Diarrhea, Stimulation and Growth Predict Neurodevelopment in Young North Indian Children
Peer reviewed, Journal article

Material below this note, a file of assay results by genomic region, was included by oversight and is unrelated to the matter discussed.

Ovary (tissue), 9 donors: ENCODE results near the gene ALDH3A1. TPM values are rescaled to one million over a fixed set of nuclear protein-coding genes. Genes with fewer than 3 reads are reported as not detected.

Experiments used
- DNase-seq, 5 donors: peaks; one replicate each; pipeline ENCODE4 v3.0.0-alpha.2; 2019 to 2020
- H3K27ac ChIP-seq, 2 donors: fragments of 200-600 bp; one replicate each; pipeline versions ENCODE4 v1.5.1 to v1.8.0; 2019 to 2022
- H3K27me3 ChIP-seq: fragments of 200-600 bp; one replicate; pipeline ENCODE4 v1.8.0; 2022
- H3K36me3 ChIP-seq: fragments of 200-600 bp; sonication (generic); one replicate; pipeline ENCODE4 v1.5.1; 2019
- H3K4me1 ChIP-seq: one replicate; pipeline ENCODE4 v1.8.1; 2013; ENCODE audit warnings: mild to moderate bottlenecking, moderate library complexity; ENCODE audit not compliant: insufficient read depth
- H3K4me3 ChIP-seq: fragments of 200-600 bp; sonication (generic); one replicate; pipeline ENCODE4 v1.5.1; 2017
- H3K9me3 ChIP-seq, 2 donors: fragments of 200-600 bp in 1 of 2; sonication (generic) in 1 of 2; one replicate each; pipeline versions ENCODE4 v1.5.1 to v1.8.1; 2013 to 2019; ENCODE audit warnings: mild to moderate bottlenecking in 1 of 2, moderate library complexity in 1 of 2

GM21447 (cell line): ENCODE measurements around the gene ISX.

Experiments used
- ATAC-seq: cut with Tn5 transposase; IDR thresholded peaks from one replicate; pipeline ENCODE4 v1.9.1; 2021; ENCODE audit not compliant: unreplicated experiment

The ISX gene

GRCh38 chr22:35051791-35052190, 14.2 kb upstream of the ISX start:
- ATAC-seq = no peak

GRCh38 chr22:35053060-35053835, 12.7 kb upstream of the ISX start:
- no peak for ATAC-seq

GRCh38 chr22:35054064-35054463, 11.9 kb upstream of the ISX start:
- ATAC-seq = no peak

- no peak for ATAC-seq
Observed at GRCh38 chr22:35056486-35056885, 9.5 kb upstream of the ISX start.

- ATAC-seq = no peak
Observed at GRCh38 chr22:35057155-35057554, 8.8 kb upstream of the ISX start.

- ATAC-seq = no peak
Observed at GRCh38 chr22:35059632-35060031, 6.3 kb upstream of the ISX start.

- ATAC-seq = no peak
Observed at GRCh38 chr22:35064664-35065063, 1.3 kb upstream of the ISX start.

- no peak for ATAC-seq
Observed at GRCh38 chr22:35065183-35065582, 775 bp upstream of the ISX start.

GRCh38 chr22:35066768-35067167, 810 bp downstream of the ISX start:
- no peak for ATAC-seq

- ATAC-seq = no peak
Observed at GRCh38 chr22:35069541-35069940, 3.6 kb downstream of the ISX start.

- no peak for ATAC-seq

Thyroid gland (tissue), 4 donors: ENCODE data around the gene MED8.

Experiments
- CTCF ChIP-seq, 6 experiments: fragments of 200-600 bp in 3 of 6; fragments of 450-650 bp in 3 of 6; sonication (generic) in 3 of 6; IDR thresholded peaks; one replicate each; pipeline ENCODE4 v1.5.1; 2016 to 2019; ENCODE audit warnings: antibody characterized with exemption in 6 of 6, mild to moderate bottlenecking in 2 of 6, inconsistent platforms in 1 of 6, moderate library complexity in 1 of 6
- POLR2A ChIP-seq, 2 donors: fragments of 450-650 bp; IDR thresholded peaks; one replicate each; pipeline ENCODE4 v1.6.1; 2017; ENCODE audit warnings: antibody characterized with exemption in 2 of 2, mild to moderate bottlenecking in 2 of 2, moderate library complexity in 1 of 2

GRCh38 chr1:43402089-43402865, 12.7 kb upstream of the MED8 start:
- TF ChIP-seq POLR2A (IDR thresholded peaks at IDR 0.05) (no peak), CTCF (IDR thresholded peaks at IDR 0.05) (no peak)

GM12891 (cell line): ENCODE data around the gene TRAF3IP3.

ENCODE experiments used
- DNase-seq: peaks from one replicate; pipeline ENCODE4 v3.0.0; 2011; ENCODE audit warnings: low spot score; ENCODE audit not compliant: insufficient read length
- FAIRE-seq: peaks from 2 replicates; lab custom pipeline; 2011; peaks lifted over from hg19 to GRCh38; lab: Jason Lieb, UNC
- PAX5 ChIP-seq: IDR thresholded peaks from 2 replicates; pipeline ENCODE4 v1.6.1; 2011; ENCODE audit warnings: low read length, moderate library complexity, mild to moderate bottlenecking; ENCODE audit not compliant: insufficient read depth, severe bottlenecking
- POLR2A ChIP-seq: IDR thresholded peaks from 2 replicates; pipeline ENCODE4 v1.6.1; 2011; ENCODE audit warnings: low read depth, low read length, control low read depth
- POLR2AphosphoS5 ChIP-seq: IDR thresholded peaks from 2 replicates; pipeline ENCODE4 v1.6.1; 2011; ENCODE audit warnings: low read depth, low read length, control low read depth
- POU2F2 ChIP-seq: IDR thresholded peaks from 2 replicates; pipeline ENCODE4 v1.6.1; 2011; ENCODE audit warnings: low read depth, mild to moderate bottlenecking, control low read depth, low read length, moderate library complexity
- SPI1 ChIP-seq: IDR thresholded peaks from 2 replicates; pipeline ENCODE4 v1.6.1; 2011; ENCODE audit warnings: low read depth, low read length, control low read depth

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Background and Objective. Infants and young children in low to middle-income countries are at risk for adverse neurodevelopment due to multiple risk factors. In this study, we sought to identify stimulation and learning opportunities, growth, and burden of respiratory infections and diarrhea as predictors for neurodevelopment. Methods. We visited 422 North Indian children 6 to 30 months old weekly for six months. Childhood illnesses were assessed biweekly. At end study, we assessed neurodevelopment using the Ages and Stages Questionnaire 3rd ed. (ASQ-3) and gathered information on stimulation and learning opportunities. We identified predictors for ASQ-3 scores in multiple linear and logistic regression models. Results. We were able to explain 30.5% of the variation in the total ASQ-3 score by the identified predictors. When adjusting for child characteristics and annual family income, stimulation and learning opportunities explained most of the variation by 25.1%. Height for age (standardized beta: 0.12, p<.05) and weight for height z-scores (std. beta: 0.09, p<.05) were positively associated with the total ASQ-3 score, while number of days with diarrhea was negatively associated with these scores (std. beta: -0.13, p<0.01). Conclusion. Our results support the importance of early child stimulation and general nutrition for child development. Our study also suggests that diarrhea is an additional risk factor for adverse neurodevelopment in vulnerable children.